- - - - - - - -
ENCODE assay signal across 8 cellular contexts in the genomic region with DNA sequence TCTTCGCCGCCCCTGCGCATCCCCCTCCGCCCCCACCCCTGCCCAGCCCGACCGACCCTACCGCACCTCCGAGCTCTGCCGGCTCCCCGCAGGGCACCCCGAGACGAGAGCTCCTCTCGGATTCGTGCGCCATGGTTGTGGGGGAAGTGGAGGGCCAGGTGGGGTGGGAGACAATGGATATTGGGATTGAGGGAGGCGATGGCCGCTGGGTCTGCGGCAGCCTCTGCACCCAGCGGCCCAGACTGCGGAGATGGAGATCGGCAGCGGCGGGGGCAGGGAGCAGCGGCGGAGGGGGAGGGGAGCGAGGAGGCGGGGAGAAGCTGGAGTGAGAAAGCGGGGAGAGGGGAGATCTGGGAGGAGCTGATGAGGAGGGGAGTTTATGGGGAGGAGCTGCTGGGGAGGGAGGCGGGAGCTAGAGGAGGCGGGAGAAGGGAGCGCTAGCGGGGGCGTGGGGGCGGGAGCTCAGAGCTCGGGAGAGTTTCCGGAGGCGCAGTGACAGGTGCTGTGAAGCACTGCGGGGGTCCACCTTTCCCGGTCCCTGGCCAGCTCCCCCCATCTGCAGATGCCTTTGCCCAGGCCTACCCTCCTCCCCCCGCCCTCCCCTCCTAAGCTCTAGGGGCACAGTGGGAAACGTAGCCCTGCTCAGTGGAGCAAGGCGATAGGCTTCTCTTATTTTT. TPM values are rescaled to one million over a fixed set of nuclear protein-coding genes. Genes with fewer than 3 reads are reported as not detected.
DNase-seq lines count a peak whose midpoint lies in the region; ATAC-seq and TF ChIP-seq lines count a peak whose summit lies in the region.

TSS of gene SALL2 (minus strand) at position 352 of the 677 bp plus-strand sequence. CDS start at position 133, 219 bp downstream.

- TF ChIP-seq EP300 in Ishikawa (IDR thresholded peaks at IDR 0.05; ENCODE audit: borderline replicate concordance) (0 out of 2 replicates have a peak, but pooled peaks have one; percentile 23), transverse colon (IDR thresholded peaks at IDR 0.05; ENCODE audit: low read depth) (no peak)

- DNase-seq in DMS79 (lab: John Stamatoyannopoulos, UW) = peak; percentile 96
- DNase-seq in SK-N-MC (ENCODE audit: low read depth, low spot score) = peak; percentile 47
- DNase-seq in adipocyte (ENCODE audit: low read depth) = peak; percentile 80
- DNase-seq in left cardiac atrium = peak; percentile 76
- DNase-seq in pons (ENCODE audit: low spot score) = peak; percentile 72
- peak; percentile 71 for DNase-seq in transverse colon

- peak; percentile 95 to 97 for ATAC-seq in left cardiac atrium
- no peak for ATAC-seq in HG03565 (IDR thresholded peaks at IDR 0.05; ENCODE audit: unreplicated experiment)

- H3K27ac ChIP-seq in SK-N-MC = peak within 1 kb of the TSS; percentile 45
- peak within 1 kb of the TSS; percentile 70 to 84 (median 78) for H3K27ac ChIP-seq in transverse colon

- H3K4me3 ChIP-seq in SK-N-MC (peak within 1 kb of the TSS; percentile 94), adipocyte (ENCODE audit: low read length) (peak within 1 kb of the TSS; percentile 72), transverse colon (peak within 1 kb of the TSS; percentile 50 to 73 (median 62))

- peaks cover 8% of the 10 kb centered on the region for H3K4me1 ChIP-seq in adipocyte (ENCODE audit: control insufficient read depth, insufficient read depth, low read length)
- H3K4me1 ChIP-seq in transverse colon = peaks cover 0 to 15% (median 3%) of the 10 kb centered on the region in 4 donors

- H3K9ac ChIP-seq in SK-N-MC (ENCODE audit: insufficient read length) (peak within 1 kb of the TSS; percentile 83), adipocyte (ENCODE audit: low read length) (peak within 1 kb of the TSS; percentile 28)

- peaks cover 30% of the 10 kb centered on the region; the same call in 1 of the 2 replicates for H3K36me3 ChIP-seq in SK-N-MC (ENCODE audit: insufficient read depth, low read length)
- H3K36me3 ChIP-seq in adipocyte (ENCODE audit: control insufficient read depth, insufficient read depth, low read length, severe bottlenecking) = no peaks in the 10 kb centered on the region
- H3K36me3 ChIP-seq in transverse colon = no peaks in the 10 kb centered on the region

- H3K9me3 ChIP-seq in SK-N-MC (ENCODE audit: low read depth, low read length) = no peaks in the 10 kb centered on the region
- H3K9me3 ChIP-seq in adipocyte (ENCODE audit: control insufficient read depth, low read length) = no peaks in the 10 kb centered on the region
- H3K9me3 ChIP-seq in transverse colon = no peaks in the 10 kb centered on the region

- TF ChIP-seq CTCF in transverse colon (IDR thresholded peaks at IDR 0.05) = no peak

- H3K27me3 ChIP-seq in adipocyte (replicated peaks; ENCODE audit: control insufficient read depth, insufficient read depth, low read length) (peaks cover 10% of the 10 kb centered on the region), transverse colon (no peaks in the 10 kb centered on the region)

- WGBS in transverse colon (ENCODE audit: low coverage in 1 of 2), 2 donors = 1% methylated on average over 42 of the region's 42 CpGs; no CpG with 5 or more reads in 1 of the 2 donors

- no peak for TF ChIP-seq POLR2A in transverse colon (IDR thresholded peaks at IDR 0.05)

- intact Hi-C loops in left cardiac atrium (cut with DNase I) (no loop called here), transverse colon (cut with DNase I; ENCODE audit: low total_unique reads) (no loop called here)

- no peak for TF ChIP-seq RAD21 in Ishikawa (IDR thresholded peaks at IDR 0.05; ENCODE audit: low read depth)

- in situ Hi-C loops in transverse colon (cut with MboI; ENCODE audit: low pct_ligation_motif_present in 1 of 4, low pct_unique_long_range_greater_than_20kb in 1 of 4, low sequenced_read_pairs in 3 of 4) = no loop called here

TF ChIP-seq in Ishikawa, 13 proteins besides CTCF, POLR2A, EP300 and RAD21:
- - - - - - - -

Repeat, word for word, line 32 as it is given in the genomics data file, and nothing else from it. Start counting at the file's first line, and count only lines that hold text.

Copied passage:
TF ChIP-seq in Ishikawa, 13 proteins besides CTCF, POLR2A, EP300 and RAD21: